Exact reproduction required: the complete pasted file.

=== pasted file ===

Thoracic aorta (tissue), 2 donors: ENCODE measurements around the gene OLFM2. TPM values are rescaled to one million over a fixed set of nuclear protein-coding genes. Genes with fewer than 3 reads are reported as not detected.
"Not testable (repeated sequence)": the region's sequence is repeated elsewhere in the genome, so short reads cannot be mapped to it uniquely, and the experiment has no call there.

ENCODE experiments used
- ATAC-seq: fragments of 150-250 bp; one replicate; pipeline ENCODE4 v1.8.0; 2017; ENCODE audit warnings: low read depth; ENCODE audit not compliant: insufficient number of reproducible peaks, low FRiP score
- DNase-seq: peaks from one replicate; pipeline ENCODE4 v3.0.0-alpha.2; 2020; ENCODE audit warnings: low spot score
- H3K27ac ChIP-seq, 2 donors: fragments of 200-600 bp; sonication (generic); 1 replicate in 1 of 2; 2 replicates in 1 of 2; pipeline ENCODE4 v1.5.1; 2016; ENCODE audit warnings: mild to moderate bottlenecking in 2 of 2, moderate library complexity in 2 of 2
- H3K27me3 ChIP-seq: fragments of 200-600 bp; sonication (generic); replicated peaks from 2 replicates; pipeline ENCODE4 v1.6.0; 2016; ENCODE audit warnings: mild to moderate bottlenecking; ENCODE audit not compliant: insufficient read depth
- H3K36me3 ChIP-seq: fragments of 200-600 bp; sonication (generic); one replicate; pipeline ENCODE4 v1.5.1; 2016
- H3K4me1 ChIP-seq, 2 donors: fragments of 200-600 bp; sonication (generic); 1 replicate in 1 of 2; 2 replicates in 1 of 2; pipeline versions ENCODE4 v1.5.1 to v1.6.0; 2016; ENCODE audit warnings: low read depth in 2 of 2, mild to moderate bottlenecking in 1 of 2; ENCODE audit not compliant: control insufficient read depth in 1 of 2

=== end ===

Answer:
Thoracic aorta (tissue), 2 donors: ENCODE measurements around the gene OLFM2. TPM values are rescaled to one million over a fixed set of nuclear protein-coding genes. Genes with fewer than 3 reads are reported as not detected.
"Not testable (repeated sequence)": the region's sequence is repeated elsewhere in the genome, so short reads cannot be mapped to it uniquely, and the experiment has no call there.

ENCODE experiments used
- ATAC-seq: fragments of 150-250 bp; one replicate; pipeline ENCODE4 v1.8.0; 2017; ENCODE audit warnings: low read depth; ENCODE audit not compliant: insufficient number of reproducible peaks, low FRiP score
- DNase-seq: peaks from one replicate; pipeline ENCODE4 v3.0.0-alpha.2; 2020; ENCODE audit warnings: low spot score
- H3K27ac ChIP-seq, 2 donors: fragments of 200-600 bp; sonication (generic); 1 replicate in 1 of 2; 2 replicates in 1 of 2; pipeline ENCODE4 v1.5.1; 2016; ENCODE audit warnings: mild to moderate bottlenecking in 2 of 2, moderate library complexity in 2 of 2
- H3K27me3 ChIP-seq: fragments of 200-600 bp; sonication (generic); replicated peaks from 2 replicates; pipeline ENCODE4 v1.6.0; 2016; ENCODE audit warnings: mild to moderate bottlenecking; ENCODE audit not compliant: insufficient read depth
- H3K36me3 ChIP-seq: fragments of 200-600 bp; sonication (generic); one replicate; pipeline ENCODE4 v1.5.1; 2016
- H3K4me1 ChIP-seq, 2 donors: fragments of 200-600 bp; sonication (generic); 1 replicate in 1 of 2; 2 replicates in 1 of 2; pipeline versions ENCODE4 v1.5.1 to v1.6.0; 2016; ENCODE audit warnings: low read depth in 2 of 2, mild to moderate bottlenecking in 1 of 2; ENCODE audit not compliant: control insufficient read depth in 1 of 2